Reviews Exeter Published 28 March 2013


Bike Shed Theatre ⋄ 19th March – 6th April 2013

Blaming your body.

Belinda Dillon

As part of their three-week residency at the Bike Shed Theatre, Exeter-based company Theatre Rush have brought in other all-female companies to showcase their work (including Little Soldier Productions’ You and Me) and to collaborate on a new piece, Strange, as well as performing the extended version of their own devised work, Flushed.

First seen as part of last year’s Ignite Festival, this semi-autobiographical piece has grown, despite losing a performer (Associate Member Robyn Steyn is currently working South Africa). Now featuring three narrative strands rather than the original four, the distinct yet interlocking monologues feel richer for the increased focus, allowing Chloe Whipple, Katie Villa and Becky Baker to explore their narratives more intently. The result is a very funny interrogation of what it means to be a woman in the modern world, but while it comes across as disarmingly frothy at times, there’s a dark undercurrent that tugs constantly at the humour, revealing depths of unease about sexuality, body image and maternal instinct.

The only prop a free-standing bathtub, the performers are either in bathrobes or underwear, exposed in a conventional sense just as their narratives expose their thought processes and internal struggles. One muses on whether her lack of success in relationships with men means that she must be a lesbian; the second on body issues rooted in the experience of childbirth; the third delivers a guide on invulnerability while failing to ignore the creeping fear of a lonely future. All tap into our concerns about who we are and where we’re going, drawing from the well of confusion created by relational, cultural and societal pressures.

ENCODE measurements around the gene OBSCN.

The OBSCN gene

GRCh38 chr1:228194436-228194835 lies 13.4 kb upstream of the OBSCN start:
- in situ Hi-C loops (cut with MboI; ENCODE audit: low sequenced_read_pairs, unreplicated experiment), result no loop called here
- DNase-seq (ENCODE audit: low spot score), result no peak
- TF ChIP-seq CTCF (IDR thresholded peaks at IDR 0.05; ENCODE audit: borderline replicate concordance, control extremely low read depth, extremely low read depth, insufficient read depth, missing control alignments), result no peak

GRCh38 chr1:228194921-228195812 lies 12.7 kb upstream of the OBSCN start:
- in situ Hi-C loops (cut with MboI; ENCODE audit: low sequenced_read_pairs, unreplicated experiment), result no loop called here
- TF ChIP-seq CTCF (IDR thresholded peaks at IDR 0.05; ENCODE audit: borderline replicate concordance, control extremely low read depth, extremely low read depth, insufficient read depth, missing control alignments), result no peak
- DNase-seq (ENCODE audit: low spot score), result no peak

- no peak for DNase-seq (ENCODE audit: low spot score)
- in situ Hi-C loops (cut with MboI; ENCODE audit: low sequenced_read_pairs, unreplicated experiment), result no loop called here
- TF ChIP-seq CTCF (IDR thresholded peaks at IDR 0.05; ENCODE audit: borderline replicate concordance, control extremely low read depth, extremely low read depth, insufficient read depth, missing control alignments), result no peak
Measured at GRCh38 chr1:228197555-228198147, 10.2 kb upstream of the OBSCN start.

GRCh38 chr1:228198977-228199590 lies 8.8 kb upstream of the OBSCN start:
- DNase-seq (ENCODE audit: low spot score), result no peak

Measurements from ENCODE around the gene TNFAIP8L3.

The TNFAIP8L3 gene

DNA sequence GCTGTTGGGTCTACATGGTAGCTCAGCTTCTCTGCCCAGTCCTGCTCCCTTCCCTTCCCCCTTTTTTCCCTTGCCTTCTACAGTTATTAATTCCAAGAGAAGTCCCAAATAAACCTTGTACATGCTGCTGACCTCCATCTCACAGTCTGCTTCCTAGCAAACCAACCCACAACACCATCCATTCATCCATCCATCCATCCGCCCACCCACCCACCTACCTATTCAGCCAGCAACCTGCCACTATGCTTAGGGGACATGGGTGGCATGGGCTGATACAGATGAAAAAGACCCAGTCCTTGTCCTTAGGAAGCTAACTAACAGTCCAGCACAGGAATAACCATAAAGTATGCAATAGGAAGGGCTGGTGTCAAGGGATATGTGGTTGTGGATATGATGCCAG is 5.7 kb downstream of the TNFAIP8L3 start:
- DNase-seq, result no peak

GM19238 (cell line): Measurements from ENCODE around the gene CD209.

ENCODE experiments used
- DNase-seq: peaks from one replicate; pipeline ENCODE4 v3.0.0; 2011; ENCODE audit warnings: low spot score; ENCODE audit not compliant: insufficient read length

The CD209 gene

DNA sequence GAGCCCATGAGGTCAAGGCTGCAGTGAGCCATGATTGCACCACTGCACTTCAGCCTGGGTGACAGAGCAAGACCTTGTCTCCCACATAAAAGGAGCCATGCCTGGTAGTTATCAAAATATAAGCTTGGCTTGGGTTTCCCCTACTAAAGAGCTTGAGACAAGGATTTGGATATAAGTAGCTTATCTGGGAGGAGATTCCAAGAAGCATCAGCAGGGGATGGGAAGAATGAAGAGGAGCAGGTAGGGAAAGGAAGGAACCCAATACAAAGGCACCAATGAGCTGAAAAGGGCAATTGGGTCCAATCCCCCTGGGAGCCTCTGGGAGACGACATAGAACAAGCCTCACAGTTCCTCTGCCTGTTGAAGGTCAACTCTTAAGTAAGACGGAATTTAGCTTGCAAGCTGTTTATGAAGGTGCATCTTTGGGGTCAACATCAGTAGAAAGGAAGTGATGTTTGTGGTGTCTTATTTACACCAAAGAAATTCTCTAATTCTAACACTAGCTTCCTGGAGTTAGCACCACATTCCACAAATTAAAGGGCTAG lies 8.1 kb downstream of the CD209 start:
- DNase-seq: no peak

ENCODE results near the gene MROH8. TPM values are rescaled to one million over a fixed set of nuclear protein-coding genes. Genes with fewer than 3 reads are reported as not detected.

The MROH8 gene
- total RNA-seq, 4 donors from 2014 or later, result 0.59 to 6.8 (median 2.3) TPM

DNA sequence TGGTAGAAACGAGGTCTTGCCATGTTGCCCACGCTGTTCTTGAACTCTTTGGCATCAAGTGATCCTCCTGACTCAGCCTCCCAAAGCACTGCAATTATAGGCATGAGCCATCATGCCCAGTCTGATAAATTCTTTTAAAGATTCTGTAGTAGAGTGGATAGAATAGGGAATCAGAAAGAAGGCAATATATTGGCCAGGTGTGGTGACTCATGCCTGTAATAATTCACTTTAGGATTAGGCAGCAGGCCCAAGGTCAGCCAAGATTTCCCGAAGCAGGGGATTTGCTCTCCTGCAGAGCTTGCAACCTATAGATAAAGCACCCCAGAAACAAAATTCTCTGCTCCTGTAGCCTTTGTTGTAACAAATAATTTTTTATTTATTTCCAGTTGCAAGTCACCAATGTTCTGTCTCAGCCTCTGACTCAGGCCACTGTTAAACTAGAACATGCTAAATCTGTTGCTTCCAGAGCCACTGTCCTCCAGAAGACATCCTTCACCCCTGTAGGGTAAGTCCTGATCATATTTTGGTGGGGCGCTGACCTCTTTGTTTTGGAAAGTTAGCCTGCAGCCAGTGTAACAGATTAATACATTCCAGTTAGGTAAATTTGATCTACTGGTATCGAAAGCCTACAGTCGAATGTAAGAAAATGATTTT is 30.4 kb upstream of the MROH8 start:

All three performers deliver great comic performances, getting the most out of the finely tuned script. I loved it the first time around, but now there’s so much more, the discomfort lurking beneath the laughter a little more exposed. In all three narratives there’s an underlying theme of disconnection from the body, a sense of dislocation from that which should feel ‘natural’. Whether that’s feeling so overwhelmed by the proliferation of sexualised imagery of women that you can’t decipher how you ‘feel’; or distressed that you don’t rush with instant love for your child, blaming your body for failing to make that immediate visceral connection ‘everyone’ talks about; or suppressing deep physical urges, fearing that your body is driving you to make desperate choices”¦ all point to sources of insecurity and yet encourage hope through the humour, revealing a resourceful ability to keep moving forward, finding succour in friendship and creative expression.


Belinda Dillon

Originally from London, Belinda is an editor and writer now living in Exeter. She goes to as much theatre as the day job will allow. When not sitting in the dark, or writing about sitting in the dark, she likes to drink wine, read 19th-century novels and practice taxidermy. Your cat is very beautiful. Is it old?

Flushed Show Info

Produced by Theatre Rush

Cast includes Chloe Whipple, Katie Villa, Becky Baker


Running Time 1 hour (no interval)



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